I was going to have another moan tonight. The worst winter weather for years and pressure of work has bought my build to a virtual halt. Timber suppliers can’t even be arsed to reply to requests for quotations. The end seems a very long way away just now. The thing is I have nothing to complain about, no I really don’t. My friend Creed has had his dreams shattered. Soon after his Tiki 38 ‘Ahmad Bin Majid’ was on the water he started to discover deficiencies and defects that concerned him so much that he refused to take delivery of the boat. He has returned home and I understand that litigation is underway. It’s a dire reward for two years of his life and ongoing health problems.
I must exercise caution in what I say with regard to the boatyard and it’s owner but regular readers will have no trouble identifying the culprit. A little time spent on Google searching on the business and owner names will soon throw up a wealth of information cataloging serious problems that others have experienced over a period of years. It must be galling in the extreme that not only did Creed place his trust in the man but he went further and strongly defended him against some impassioned attacks. I hope he gets his just reward.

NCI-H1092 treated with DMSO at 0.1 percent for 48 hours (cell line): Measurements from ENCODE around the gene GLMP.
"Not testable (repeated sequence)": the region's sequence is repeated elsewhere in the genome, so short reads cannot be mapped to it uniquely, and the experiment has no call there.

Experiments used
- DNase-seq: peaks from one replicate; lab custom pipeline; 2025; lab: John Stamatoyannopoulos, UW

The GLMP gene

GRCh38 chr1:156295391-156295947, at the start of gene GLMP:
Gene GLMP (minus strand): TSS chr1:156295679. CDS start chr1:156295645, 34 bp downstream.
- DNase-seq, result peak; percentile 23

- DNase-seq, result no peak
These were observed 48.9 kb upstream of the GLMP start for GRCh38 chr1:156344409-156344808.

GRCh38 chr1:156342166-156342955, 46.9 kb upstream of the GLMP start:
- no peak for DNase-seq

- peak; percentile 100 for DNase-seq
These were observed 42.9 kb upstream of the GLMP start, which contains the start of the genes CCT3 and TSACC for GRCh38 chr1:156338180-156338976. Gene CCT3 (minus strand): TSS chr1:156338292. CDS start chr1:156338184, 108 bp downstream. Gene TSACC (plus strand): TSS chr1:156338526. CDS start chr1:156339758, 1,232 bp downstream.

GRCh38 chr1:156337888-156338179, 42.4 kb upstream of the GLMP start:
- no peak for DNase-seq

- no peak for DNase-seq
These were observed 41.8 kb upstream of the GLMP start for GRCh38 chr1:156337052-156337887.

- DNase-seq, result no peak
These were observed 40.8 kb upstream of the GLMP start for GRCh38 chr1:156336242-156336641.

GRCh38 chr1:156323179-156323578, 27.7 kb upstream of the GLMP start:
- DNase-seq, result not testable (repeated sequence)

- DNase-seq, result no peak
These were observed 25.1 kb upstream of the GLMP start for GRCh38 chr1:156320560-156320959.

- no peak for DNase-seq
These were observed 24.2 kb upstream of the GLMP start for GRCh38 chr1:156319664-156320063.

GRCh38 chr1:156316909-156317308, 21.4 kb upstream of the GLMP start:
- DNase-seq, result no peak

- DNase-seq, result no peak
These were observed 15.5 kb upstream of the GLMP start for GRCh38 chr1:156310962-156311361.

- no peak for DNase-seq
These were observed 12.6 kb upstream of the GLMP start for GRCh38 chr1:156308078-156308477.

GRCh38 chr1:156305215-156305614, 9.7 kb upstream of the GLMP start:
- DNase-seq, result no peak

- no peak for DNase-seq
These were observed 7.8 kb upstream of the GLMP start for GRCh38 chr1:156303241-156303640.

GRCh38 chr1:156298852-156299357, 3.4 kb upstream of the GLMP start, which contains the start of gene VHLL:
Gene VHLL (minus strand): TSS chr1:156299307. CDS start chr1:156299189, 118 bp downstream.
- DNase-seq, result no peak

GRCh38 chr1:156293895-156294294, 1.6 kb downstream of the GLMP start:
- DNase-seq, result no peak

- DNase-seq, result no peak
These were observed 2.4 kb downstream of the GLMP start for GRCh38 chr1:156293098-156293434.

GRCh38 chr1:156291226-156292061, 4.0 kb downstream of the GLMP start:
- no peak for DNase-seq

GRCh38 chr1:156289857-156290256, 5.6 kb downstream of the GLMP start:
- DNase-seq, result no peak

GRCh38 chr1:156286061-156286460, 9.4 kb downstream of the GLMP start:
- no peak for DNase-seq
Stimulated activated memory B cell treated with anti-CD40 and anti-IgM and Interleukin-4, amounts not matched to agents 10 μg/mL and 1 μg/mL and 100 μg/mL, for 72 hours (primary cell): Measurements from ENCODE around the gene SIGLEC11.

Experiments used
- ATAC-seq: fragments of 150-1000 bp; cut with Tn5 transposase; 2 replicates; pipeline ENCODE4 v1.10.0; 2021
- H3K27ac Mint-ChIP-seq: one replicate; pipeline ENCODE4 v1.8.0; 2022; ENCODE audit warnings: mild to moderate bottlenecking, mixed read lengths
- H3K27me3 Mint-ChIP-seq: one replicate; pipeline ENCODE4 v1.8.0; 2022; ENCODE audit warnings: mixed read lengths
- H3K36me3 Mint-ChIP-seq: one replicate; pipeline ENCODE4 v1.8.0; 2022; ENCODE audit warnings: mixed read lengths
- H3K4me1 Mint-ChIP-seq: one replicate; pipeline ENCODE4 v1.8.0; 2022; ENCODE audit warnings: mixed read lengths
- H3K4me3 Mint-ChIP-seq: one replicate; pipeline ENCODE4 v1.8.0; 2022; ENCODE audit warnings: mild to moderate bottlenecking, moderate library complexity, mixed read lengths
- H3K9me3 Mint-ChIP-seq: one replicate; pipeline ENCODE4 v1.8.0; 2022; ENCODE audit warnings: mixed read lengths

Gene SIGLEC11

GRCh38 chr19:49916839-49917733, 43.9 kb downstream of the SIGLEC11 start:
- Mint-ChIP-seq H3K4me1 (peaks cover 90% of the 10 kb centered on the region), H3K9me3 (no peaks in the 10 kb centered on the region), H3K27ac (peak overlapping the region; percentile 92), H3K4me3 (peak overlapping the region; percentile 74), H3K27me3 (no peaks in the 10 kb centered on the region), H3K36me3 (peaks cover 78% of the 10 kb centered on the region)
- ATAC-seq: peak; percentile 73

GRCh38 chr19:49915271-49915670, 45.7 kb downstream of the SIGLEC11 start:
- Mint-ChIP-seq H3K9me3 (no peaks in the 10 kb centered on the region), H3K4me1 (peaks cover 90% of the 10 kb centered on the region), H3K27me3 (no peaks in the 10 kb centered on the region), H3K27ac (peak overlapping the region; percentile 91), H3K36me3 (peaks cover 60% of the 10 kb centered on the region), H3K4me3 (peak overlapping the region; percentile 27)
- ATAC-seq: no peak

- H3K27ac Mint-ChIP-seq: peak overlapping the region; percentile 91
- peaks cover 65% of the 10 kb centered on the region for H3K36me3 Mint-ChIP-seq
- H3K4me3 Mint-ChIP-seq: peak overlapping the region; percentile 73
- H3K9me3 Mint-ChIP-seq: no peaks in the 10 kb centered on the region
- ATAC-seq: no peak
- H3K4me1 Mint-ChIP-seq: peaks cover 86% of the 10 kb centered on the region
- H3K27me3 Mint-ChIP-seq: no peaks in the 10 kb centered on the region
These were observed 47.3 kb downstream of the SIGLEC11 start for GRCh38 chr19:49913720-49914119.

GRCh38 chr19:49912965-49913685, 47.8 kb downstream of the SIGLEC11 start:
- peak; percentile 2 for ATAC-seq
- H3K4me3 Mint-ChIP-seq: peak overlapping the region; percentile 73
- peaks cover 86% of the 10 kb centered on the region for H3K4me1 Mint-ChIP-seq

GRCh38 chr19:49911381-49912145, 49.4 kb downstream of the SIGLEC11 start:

I know that there are some reputable, trustworthy and professional builders out there who would produce a first class boat for a fair price but to my mind Wharrams were never designed for professional building. I’ve been asked many times “why are you doing all the work yourself?” My answer has usually been ” because I couldn’t afford a boat like this any other way”. That’s true, but actually, even if the lottery came up, I’d still want to continue building Gleda myself. I don’t agree with everything JW says but I do believe that a self built Wharram is far more than just a boat. The blood, sweat, tears and sheer bloody mindedness needed to complete the project are absorbed into the boat and make her part of the builder. Knowing every single nook and cranny, every imperfection, every joint, ……..everything there is to know, means that the builder and boat are forever linked and that no one else can ever truly ‘own’ her. This for me is a huge part of the Wharram magic and I am so lucky to be able to enjoy it.
My thoughts and wishes are with Creed right now and I can only hope that somehow, someway he will get his boat. I urge anyone out there considering commissioning a build to think long and hard before doing it at all, but if you do, then choose somewhere local, somewhere you can visit often and somewhere that welcomes your involvement and input. Above all avoid a certain boatyard in Thailand like the plague!
NOTE: I’ve removed the ‘Tiki in Thailand’ link as Creed disabled the blog for obvious reasons.